The Courier & Advertiser (Perth and Perthshire Edition)

BritishArm­y cuts are ‘one hell of a risk’, warns senior general

- By Dominic Harris

RESTRUCTUR­ING THE British Army is “one hell of a risk” that will weaken the armed forces, according to one of Britain’s most senior generals.

General Sir Richard Shirreff said the “jury is out still” on plans to slash numbers in the regular army and substitute them with reservists, saying if the idea is going to work “the nation needs to get behind” it.

He said defence cuts “hollowed out” the armed forces, particular­ly the Royal Navy, which has been “cut to the bone” and left unable to take part in Nato maritime operations.

Russia’s takeover of Crimea meant it was imperative for the UK to protect its defence budget, he said, even if it meant other department­s suffered.

The general, the army’s third most senior officer, stepped down from his post as Nato deputy supreme commander on Friday and will leave the army in August.

His warning, in an interview with the Sunday Times, comes days after MPs warned Prime Minister David Cameron against any further cuts to Britain’s armed forces in the wake of Russian’s annexation of Crimea.

The UK Government is cutting the regular army from 102,000 to 82,000 by 2020, while the newly-renamed Army Reserve — formerly the Territoria­l Army — is being expanded from 19,000 to 30,000.

General S h i r r e ff said those implementi­ng the changes had “made a pretty good fist of a very difficult hand of cards”, but added: “I wouldn’t want to let anybody think that I think that army 2020 is good news, it’s not.

“The sort of defence cuts we have seen... have really hollowed out the British armed forces and I think that people need to sit up and recognise that.”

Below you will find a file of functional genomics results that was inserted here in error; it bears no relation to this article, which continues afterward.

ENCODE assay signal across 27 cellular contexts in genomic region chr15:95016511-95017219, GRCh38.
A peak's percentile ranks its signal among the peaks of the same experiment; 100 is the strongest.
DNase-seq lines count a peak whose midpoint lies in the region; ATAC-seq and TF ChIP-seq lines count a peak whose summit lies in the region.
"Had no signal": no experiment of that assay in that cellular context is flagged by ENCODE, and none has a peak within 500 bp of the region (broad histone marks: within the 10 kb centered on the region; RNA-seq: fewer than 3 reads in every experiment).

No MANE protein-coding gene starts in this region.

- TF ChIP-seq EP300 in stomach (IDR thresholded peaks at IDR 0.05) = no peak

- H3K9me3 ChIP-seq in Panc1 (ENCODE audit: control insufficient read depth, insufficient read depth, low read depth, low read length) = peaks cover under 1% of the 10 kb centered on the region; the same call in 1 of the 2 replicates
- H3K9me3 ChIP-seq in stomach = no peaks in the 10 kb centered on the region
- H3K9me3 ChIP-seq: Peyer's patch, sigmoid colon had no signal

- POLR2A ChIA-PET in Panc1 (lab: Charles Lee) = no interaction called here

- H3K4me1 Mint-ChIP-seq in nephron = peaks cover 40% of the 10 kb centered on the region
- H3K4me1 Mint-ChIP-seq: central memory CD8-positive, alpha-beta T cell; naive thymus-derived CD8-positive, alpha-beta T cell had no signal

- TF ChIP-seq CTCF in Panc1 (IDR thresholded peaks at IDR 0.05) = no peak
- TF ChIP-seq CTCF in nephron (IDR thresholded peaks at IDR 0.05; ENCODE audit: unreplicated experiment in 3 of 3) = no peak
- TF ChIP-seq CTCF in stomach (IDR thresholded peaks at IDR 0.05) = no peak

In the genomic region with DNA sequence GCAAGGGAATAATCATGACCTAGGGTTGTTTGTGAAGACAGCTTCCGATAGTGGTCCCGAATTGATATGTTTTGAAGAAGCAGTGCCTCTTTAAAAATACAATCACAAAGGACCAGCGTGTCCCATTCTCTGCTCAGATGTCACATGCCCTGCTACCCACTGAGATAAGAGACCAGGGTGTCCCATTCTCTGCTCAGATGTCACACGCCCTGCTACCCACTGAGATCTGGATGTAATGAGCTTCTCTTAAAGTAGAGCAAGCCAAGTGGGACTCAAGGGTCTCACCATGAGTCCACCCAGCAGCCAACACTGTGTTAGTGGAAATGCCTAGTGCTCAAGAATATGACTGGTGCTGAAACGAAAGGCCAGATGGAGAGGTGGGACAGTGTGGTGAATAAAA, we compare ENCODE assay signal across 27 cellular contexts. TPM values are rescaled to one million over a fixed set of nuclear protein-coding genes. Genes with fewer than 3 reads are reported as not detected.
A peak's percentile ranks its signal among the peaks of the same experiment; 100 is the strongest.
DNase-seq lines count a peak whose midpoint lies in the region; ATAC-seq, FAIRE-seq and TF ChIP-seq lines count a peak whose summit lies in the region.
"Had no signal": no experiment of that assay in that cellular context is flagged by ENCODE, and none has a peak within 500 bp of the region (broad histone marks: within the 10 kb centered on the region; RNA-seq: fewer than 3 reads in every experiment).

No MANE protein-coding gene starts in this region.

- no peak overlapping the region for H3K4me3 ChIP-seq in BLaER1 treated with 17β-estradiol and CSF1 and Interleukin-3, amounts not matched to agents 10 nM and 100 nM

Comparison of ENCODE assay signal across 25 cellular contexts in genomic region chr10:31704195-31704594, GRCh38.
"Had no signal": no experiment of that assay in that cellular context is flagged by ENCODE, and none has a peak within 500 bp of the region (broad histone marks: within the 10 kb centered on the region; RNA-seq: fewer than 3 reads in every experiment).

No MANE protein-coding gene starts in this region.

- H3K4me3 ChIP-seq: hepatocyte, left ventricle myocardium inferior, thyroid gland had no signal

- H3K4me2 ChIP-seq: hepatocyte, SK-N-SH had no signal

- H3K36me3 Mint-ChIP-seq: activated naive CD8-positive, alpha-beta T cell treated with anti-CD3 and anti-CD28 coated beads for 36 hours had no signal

He said his biggest concern was the impact of cuts on the navy, which have left it without an operationa­l aircraft carrier until 2020 and a fleet of just 19 frigates and destroyers.

The general said its ability to participat­e in Nato naval maritime operations has been compromise­d, affecting how people think about the UK.

He said: “A hollowed-out navy means you can’t project power. I’ve heard this said in the Ministry of Defence: The yardstick by which we measure ourselves is our ability to punch above our weight.

“You can’t do that now. By that yardstick, therefore, we’re failing.”

General Shirreff said the question of whether or not the army being more dependent on reserves would work was still unanswered, but he said it was “one hell of a risk”.

He said it would need a “complete shift in culture” and support from the wider public and employers if it is to succeed.

“The nation needs to get behind this,” he said. “It’s not just the armed forces — this is everybody’s business.”

The general, who has been coordinati­ng Nato’s response to the crisis in Crimea and Ukraine, also warned of further aggression by Russian president Vladimir Putin.

After Russia’s “ar med illegal aggression”, the country has now become a “strategic adversary” of Nato, rather than a “strategic partner”, General Shirreff said.

He argued the UK and other European nations now need to protect their defence budgets to deter Russia, meaning cuts to other Whitehall department­s.

He said: “We all support the efforts to get the deficit down but it is all about priorities.

“What really matters? Well, the first duty of government is to protect the nation. Defence is really, really important.”

 ?? PA. ?? General Sir Richard Shirreff.
PA. General Sir Richard Shirreff.

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